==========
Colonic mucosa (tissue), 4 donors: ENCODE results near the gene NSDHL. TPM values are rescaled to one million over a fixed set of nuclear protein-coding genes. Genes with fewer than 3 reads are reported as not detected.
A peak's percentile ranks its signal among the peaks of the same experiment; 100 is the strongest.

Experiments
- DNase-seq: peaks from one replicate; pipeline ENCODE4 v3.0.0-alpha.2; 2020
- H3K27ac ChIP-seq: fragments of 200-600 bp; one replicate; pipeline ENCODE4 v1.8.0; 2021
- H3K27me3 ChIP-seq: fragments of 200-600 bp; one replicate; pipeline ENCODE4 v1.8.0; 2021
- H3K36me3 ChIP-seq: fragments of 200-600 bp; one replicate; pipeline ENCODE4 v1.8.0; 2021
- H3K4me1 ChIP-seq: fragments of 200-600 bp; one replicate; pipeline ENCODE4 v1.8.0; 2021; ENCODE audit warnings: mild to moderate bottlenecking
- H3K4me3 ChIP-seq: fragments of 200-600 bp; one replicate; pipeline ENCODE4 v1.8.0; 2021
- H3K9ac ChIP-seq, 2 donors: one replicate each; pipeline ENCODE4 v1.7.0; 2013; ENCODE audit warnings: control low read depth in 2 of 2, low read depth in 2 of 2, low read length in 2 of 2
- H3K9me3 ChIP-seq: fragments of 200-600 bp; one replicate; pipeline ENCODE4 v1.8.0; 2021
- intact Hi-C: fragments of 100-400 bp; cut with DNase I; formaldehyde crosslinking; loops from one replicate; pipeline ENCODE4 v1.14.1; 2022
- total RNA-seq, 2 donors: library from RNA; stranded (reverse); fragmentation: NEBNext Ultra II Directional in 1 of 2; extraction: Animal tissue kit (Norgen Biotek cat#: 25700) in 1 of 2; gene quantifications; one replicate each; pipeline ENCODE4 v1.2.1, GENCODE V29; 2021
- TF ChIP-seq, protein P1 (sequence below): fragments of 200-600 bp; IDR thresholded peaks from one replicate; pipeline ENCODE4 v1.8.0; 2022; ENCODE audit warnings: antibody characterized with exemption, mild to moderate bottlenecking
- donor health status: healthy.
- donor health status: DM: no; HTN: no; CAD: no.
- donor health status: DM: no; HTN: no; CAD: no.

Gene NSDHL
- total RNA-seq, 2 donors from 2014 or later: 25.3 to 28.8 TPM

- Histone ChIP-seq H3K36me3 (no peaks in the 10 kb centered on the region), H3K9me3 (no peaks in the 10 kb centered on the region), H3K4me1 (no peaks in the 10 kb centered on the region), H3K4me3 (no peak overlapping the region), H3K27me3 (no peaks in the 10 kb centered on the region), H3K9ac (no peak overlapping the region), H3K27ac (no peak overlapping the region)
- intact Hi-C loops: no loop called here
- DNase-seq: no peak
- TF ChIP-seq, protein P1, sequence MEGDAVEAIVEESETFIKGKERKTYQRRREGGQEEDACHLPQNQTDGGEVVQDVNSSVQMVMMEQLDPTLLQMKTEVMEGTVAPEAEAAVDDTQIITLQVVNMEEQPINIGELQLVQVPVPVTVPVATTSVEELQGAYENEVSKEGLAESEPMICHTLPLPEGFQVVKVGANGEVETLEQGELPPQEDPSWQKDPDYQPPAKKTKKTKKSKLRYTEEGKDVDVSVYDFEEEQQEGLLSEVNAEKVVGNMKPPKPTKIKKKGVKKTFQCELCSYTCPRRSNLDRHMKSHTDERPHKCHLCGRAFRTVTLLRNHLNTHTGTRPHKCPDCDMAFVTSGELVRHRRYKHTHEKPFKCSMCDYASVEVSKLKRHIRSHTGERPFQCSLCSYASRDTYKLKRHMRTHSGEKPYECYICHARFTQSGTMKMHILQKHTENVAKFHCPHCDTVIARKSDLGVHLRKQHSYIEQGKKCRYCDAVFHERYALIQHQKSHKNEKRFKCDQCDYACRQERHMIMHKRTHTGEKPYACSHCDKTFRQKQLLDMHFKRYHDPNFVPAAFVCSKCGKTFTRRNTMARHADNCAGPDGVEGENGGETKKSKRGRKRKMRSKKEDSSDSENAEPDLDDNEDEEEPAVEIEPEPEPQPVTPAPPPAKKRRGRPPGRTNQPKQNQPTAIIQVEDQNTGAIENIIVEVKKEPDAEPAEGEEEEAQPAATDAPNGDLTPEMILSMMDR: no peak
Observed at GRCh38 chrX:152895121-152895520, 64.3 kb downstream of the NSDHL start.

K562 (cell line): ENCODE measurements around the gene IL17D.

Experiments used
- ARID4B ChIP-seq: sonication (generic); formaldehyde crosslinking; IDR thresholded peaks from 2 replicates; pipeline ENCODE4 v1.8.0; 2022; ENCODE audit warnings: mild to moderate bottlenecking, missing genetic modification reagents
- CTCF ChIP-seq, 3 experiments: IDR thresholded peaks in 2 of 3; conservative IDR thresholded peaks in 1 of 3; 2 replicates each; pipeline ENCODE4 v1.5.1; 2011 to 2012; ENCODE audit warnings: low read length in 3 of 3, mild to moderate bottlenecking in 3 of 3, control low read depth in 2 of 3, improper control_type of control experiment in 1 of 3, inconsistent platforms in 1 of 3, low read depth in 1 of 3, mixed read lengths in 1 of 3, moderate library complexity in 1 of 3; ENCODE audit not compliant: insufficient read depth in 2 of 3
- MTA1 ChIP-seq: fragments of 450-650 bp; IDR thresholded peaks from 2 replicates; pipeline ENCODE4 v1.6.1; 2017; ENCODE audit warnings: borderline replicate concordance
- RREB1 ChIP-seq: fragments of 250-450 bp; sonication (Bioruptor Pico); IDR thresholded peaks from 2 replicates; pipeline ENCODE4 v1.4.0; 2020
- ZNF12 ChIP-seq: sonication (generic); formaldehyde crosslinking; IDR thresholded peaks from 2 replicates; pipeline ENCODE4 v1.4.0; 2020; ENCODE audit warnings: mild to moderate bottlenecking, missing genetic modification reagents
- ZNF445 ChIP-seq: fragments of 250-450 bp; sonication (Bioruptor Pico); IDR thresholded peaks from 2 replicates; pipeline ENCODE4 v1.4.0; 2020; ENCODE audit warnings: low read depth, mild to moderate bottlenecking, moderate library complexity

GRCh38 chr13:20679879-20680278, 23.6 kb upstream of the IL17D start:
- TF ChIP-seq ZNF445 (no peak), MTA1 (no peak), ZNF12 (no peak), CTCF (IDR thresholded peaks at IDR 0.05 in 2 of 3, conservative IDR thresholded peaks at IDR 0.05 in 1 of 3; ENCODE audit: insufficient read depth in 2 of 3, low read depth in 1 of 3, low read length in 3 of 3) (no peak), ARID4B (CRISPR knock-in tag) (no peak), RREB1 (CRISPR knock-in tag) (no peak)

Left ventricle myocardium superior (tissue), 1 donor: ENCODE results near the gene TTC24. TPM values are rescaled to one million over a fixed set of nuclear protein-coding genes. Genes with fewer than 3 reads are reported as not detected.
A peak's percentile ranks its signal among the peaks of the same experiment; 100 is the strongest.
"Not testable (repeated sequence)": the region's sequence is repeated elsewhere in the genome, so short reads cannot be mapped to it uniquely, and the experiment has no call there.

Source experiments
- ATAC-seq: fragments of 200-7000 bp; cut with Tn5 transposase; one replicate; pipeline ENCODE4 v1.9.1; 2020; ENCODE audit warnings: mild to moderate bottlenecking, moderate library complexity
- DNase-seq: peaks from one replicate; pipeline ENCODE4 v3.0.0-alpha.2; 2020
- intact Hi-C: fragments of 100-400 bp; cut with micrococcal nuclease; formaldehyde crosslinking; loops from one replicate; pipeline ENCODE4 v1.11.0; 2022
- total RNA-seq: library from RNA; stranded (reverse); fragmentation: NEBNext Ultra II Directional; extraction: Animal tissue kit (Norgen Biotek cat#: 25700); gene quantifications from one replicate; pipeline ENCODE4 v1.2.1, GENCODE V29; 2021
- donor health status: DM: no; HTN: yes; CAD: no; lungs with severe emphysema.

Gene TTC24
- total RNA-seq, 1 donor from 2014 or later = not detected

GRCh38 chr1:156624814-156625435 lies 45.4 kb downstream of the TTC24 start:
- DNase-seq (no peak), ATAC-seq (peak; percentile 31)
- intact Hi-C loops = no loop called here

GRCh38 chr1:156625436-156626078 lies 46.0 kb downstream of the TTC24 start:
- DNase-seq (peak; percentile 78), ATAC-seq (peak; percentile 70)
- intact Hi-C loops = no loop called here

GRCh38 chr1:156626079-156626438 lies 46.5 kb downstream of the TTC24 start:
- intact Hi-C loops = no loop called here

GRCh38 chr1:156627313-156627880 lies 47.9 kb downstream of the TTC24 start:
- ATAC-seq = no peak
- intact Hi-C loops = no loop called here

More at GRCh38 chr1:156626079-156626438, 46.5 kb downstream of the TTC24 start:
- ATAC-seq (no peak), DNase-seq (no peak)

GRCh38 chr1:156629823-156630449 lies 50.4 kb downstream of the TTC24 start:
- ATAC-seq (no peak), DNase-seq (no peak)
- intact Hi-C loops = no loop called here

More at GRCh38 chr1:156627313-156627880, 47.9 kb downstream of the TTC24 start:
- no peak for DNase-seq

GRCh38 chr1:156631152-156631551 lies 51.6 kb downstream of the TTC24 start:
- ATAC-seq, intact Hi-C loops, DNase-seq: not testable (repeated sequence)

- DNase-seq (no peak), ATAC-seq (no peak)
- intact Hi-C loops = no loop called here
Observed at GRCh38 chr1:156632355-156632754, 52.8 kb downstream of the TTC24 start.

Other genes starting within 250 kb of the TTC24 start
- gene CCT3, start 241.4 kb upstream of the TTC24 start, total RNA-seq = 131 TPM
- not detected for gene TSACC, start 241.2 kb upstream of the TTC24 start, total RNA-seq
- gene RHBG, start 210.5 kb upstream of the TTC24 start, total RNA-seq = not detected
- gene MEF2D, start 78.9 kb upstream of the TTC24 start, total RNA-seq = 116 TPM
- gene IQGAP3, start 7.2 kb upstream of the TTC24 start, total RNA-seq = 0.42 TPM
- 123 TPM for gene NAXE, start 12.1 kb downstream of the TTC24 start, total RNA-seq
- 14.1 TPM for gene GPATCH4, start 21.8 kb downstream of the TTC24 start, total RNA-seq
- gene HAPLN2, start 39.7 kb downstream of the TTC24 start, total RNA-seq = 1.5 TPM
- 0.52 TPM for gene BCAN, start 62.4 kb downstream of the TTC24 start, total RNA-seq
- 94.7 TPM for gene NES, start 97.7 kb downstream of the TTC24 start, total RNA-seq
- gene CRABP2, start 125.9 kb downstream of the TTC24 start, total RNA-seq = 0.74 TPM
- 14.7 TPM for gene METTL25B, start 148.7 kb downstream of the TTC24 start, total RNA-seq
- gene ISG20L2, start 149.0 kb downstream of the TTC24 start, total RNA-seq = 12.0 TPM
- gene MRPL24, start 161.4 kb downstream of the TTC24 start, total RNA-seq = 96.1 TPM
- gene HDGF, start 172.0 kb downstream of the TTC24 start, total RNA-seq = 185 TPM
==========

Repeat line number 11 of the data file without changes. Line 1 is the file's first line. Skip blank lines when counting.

- H3K9me3 ChIP-seq: fragments of 200-600 bp; one replicate; pipeline ENCODE4 v1.8.0; 2021